In the magazine this month

December/January 2016/17

The new President will face huge problems, though he may be the cure rather than a symptom. It is hard to be optimistic about his chances
You know the shot: “We finally really did it,” Charlton Heston contemplating the ruins of the Statue of Liberty. Well, the Statue and what she symbolises will survive the Trump presidency but that scene from Planet of the Apes leapt into my mind as I sat in a Manhattan restaurant on election night with a crowd of startled Republicans, some pleased, some not, watching another compelling drama lurch to a conclusion that most of those there, including me, had not anticipated.
DAVID GOLDMAN
The new President was elected by voters who feel that he is on their side. They are probably right: he will put America back to work    
LASZLO SOLYMAR
The Oxford professor who correctly predicted the end of the Soviet Union now offers his prognosis of America for the next four years
AMICHAI MAGEN
Too many in the West have assumed that the spread of democratic government is inevitable. Can we cope with the authoritarian threat?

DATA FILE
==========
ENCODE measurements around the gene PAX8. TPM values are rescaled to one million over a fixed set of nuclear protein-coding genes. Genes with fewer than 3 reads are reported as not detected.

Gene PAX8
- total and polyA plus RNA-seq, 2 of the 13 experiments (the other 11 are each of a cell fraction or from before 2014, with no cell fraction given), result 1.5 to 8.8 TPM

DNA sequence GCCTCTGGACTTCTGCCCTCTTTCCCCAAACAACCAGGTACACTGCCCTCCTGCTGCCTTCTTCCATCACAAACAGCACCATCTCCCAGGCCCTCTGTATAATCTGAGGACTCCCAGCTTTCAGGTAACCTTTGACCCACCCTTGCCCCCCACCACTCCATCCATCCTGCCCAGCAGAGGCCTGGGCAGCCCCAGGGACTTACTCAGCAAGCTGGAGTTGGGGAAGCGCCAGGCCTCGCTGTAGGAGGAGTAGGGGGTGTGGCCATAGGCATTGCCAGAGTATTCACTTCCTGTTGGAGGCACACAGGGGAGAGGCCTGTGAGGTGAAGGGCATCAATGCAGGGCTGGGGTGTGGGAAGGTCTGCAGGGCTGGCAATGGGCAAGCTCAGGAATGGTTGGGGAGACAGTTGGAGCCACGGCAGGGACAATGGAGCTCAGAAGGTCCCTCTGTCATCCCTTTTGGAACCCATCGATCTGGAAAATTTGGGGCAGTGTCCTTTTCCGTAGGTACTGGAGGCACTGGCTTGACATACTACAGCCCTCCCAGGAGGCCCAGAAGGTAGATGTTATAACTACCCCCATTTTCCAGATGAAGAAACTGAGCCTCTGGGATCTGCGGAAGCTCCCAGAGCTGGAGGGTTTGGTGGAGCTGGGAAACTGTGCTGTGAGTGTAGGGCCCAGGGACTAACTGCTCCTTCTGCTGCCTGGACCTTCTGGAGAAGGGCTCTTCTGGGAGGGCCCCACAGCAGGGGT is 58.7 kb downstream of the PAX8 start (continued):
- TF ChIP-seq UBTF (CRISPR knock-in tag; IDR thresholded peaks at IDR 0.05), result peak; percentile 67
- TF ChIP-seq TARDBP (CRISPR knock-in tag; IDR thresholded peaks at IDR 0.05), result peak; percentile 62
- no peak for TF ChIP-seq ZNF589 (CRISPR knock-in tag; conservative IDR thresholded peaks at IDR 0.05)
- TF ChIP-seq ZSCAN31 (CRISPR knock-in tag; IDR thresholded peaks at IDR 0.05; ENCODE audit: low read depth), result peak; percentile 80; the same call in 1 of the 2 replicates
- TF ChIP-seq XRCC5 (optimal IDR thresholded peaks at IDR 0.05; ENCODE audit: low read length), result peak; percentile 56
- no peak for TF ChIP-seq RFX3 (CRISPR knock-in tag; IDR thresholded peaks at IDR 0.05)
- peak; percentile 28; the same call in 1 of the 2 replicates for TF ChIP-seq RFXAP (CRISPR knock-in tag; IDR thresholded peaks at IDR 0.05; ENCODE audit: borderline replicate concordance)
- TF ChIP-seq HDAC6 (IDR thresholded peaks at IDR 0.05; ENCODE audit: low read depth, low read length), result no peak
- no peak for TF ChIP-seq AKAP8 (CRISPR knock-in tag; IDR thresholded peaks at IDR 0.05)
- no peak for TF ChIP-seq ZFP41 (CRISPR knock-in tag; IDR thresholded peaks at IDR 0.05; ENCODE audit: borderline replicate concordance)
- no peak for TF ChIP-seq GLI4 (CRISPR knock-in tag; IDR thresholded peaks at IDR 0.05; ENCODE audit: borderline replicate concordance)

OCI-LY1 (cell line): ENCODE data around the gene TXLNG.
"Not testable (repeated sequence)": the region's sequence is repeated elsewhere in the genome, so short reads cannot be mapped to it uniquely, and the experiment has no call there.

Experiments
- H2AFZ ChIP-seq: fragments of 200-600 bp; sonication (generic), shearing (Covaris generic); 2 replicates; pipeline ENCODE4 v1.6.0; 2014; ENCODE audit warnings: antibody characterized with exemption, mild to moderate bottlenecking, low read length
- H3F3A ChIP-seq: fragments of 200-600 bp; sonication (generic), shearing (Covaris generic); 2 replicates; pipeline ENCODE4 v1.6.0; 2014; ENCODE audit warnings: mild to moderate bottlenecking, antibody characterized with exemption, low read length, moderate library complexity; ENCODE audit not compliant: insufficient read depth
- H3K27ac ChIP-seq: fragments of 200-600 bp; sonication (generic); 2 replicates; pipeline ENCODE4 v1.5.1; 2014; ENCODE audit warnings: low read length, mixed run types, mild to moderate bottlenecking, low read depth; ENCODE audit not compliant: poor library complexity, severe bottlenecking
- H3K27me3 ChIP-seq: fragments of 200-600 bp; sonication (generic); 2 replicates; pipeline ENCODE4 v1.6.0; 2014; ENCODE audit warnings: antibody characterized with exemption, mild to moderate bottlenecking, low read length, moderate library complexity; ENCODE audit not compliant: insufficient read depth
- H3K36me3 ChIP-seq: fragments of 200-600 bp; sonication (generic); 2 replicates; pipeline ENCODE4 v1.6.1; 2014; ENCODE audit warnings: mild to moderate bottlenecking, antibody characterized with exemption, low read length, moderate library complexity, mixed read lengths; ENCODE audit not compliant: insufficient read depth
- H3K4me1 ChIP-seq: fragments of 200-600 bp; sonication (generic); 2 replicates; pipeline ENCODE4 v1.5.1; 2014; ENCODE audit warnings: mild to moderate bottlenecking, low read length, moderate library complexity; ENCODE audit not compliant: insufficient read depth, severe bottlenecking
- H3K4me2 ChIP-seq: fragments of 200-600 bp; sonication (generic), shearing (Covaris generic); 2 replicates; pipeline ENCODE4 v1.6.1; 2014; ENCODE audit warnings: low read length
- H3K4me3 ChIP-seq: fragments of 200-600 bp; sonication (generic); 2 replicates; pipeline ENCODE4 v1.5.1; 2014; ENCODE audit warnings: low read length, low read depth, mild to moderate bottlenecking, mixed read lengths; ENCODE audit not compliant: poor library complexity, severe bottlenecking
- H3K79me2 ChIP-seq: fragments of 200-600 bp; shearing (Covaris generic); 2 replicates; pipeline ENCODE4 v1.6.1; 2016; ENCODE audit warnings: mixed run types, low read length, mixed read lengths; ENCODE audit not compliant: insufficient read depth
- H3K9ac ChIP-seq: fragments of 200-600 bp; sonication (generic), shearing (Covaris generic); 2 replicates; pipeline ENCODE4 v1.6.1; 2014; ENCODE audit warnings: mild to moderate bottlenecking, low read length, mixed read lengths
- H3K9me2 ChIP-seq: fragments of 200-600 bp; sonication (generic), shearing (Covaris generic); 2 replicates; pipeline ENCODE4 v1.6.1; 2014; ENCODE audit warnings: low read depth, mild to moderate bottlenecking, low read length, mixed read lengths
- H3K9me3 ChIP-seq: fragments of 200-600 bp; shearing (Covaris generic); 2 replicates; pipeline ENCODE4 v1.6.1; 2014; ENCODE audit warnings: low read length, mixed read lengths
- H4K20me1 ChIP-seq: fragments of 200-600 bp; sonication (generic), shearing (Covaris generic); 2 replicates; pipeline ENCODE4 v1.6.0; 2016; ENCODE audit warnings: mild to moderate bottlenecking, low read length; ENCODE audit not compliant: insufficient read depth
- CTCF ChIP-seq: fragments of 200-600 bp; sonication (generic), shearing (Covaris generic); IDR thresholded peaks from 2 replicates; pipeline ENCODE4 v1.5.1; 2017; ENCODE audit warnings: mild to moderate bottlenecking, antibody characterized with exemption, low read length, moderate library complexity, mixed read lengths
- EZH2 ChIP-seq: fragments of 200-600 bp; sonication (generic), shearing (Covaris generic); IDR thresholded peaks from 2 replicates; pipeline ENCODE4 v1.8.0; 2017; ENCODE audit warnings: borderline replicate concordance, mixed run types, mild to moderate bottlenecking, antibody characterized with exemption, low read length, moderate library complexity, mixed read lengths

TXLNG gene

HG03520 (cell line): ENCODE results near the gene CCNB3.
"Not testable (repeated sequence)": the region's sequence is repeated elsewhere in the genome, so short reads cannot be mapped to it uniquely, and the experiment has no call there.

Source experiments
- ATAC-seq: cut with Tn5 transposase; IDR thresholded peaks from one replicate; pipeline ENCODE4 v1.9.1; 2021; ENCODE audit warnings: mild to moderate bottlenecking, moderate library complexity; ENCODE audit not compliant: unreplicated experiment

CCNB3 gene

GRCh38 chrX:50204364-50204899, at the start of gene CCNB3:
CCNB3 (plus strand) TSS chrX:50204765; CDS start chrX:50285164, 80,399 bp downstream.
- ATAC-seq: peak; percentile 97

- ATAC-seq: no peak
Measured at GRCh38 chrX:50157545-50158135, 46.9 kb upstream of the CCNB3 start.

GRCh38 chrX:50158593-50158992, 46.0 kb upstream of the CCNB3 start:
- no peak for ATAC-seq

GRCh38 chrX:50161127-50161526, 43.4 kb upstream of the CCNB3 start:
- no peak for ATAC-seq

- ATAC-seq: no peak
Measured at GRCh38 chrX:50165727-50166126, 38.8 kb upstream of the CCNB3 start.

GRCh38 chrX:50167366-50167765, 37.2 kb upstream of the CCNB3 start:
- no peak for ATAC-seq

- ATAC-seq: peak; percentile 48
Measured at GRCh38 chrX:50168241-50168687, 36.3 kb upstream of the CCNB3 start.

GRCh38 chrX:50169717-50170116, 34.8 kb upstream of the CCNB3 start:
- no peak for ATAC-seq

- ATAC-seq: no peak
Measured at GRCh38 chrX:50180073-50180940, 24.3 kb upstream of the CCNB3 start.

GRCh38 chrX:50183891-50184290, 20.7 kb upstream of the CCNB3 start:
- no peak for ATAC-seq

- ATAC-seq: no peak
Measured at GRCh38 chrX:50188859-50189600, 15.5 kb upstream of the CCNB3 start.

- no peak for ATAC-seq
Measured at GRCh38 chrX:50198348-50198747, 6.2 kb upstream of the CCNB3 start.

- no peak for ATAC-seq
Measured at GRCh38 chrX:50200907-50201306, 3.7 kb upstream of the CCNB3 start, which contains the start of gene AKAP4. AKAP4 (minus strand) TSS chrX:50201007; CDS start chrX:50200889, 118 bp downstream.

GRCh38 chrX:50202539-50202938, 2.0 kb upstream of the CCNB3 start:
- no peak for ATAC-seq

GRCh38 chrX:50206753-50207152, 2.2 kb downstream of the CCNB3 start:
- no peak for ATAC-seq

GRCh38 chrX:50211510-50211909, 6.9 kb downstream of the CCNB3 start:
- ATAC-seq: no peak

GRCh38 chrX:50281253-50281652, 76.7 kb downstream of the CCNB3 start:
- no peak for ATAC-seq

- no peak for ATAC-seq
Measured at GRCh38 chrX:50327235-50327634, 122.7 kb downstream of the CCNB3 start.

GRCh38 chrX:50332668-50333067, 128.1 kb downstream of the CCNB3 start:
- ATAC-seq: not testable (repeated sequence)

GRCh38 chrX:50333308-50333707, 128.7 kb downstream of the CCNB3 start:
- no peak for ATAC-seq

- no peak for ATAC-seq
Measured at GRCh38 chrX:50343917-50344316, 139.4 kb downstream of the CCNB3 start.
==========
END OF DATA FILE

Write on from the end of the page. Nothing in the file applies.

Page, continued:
TIM CONGDON
For all Vladimir Putin’s military adventures, the Russian economy is now shrinking — far too small to pose a real threat to the West
JONATHAN GAISMAN
Since Tony Blair all but abolished the position of Lord Chancellor in 2005, English judges have been without the champion they need
OLIVER WISEMAN
The anti-politics of Nigel Farage contributed to the referendum result, but it won’t help Theresa May take on Brussels successfully
 
JOHN TORODE

Tony Crosland’s social democratic manifesto is still worth reading. But its author is notorious for his crusade against grammar schools

JULIE BINDEL
Whisky firms have long promoted their liquor as strictly for men, but a new generation of women has embraced the water of life
PAUL JOHNSON AND TYCHO JOHNSON
Paul Johnson, the historian and journalist, talks to his grandson Tycho Johnson about his memories of Ronald Reagan and his hopes for Donald Trump